Luis Diaz has become the latest player to take on the iconic number seven shirt at Liverpool, with the Colombian winger handing over the honor following the departure of James Milner.
The squad number has a storied history, with its association with Liverpool folklore due to former incumbents Kenny Dalglish and Kevin Keegan establishing its status as one of the most recognizable in the game.
The image of a white number seven on a red Liverpool shirt is one of the club’s most powerful images and recent years have seen a number of different players wear it with varying degrees of success.
Milner has left the shirt after eight years of play with the iconic number on his back, but has proven to be one of the shirt’s more deserving keepers, with some previous owners achieving little compared to the Yorkshireman.
Since 1993, when permanent squad numbers were introduced, seven players have been trusted to live up to the high expectations of wearing the jersey – here we look at how they fared and ranked their contributions to the club.
7. Robbie Keane
Robbie Keane’s career at Liverpool was one of the most short-lived in recent history, with the Irishman being brought in by Rafa Benitez in 2008 to act as a foil to Fernando Torres. The Reds were one of the leading teams in Europe at the time and as they have been a reliable goalscorer for Tottenham for the past six years, a lot was expected of Keane.
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However, the club’s youth fan never reached the heights expected, leaving after seven goals in 28 games in January 2009. The Reds suffered a loss of £7 million on his sale, with the striker never reaching the same heights as his early years. career in the coming years.
6. Nigel Clough
Signed by the Reds in 1993 following Nottingham Forest’s relegation from the top flight, Clough was an England international whose name carried a certain level of expectation.
Despite scoring twice on his debut, he played in a team going through a period of transition and was quickly usurped in the club’s pecking order by the rising talent of Robbie Fowler. A brace against Man United in a dramatic 3-3 draw was the pinnacle of his time at the club, with three seasons netting just seven league goals before a transfer to Man City in 1996.
Another player who arrived with a great reputation but never reached the heights expected, the former Leeds winger spent five seasons at Anfield between 2003 and 2008. His first season at Liverpool was promising, scoring seven goals in 2003/04 before injuries set in. on the Australian.
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He was a starter in the 2005 Champions League final but was withdrawn in the 23rd minute from injury before watching his teammates stage a legendary comeback from 3–0 down to hand Kewell a Champions League winners’ medal.
The Czech international, the man who replaced Kewell in Istanbul, was a useful striker in his time at Anfield. He scored the second goal in the final, with a sweet shot from outside the box to really make the Reds believe a historic comeback is possible.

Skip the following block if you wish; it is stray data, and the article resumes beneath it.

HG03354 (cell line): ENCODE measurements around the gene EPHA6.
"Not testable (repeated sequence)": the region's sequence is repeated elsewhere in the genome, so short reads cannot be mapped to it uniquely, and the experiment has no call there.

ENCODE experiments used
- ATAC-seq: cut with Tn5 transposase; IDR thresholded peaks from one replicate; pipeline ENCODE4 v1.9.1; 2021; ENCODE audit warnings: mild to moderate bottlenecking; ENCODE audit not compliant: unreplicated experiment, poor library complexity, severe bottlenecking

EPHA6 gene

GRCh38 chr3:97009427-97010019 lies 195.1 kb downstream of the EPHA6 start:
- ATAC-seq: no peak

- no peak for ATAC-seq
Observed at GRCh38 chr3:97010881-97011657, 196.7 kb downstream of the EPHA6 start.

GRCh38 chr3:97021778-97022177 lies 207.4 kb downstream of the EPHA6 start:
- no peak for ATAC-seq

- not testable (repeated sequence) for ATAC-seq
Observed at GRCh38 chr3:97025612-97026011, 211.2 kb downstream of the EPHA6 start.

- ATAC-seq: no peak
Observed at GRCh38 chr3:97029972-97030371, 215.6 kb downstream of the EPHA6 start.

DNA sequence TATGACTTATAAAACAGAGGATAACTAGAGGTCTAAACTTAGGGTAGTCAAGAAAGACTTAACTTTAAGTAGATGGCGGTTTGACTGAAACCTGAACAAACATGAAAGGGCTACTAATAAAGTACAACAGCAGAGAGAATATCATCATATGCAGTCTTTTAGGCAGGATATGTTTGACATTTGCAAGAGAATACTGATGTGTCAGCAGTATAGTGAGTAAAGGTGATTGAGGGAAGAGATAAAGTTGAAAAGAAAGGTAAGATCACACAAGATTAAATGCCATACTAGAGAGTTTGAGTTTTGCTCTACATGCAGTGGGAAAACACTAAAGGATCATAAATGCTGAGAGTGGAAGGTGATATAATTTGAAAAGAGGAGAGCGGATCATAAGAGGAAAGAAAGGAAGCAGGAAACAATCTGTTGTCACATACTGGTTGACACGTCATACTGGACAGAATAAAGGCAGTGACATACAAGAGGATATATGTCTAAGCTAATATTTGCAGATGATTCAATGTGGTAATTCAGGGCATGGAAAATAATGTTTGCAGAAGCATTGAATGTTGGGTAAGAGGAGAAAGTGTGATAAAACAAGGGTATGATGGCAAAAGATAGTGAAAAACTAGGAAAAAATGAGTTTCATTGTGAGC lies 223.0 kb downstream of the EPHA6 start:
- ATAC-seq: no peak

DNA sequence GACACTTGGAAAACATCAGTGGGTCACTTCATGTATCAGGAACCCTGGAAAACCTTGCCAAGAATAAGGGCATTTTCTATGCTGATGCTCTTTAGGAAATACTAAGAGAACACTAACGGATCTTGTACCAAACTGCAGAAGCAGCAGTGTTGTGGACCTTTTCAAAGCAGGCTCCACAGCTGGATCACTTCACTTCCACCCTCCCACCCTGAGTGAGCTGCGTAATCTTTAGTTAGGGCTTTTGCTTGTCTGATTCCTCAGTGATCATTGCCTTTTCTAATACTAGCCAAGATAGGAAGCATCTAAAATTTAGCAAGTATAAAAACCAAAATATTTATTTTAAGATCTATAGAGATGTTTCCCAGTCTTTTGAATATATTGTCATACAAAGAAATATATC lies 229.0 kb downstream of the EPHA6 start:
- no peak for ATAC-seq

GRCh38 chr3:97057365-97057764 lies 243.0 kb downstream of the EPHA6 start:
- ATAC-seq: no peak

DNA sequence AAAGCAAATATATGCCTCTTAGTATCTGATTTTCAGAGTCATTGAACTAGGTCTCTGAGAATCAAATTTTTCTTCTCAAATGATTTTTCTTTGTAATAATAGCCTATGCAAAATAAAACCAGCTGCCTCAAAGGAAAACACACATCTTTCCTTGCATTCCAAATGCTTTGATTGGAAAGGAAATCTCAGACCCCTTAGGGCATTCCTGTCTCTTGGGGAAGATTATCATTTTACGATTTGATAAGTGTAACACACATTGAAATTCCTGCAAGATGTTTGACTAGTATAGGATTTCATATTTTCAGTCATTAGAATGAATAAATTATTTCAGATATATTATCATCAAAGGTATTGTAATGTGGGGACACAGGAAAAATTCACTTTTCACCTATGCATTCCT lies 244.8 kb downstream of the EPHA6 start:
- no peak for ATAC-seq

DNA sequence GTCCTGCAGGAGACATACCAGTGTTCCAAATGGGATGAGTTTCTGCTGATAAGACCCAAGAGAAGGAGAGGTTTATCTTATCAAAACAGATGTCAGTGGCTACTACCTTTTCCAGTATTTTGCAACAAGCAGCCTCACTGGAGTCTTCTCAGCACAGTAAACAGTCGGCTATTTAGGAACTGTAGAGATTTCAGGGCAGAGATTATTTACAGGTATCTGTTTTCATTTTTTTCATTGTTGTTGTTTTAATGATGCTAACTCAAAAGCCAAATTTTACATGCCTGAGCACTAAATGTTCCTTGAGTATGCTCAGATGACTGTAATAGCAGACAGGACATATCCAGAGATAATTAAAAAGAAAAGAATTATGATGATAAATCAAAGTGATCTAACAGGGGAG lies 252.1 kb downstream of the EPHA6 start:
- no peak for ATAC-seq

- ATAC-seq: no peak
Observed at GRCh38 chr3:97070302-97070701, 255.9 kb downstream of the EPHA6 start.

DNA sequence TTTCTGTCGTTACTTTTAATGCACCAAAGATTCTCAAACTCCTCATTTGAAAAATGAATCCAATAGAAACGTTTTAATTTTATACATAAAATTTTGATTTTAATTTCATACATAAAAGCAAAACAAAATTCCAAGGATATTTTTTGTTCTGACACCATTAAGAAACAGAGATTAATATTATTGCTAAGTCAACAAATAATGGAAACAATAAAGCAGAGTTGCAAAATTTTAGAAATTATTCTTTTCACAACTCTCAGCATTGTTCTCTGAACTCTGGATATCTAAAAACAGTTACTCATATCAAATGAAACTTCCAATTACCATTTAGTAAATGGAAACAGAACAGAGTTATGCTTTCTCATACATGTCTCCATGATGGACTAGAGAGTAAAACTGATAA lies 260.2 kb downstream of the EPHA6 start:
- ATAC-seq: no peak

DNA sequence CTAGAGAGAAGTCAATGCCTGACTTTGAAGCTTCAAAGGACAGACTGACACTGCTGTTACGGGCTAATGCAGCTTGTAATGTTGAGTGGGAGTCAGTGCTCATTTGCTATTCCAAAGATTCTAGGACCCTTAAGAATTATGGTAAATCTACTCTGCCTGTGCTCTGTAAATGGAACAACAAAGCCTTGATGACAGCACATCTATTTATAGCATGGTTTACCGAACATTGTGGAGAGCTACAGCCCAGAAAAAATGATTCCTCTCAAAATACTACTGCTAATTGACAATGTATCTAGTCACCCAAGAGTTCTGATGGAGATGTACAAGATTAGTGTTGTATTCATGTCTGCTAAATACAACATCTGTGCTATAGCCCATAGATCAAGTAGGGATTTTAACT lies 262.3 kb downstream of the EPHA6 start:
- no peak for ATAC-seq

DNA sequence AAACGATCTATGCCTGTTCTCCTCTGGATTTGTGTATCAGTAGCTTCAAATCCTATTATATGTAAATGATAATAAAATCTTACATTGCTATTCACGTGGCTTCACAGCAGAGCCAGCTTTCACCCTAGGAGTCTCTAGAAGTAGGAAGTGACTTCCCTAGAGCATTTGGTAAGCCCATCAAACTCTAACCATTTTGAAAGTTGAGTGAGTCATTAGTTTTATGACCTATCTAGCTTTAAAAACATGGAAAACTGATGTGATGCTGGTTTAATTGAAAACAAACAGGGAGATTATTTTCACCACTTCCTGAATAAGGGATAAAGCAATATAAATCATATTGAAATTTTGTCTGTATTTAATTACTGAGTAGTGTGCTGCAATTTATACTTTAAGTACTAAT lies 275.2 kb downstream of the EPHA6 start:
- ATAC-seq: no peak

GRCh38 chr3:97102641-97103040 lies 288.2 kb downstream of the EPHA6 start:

Smicer wore the shirt between 1999 and 2003 and handed the seven shirt to Kewell on his arrival, but with his contribution in Istanbul and a role in the 2001 treble victory, he makes the Australian into this list.
A player who will be fondly remembered for his part in Liverpool’s transformation over the past eight years. When he arrived in 2015, the Reds were on a downward trajectory in the final days of Brendan Rodgers’ reign, with the arrival of Klopp sparking a change in fortunes.
Klopp was a big fan of Milner, with his versatility and work rate the veteran marked a reliable platform from which to achieve success. Milner took on a leadership role within an inexperienced side and led by example, with his technical ability also shining under Klopp.
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Purists will say he’s not a traditional number seven, with the shirt usually reserved for more natural attacking players. However, his contribution to the club is beyond dispute.
2. Steve McManaman
After the remarkable success of the 1980s, Liverpool had to rebuild in the early years of the Premier League, with limited trophy success. However, one of the shining lights of this era was McManaman, with the Bootle-born winger becoming a key offensive talent for the Reds, wearing the iconic number seven between 1996 and 1999.
His Liverpool career may not have been brilliant, but with 364 appearances he is the highest player on this list and those who have seen him in a red shirt will remember the creative talents that saw him win the PFA Team of the Year in 1996/97 became. .
A move to Real Madrid followed in 1999 and became a key player for Los Blancos as they won the Champions League in 2000 and 2002.
1. Luis Suarez
((Photo by Jan Kruger/Getty Images))
Arguably one of the club’s greatest ever players, despite only three years spent at Merseyside. Luis Suarez scored 82 goals in just 133 appearances in a Liverpool shirt, and his 31 Premier League goals in 2013/14 nearly led the club to the league title.
His pinnacle of his time at the club has been phenomenal, with certain achievements such as his spectacular four-goal haul against Norwich in December 2013 marking the Uruguayan as an all-time great. The endorsement of ‘King’ Kenny Dalglish separates him from the others in this list and cements a place in Anfield folklore as their greatest number seven of the Premier League era.
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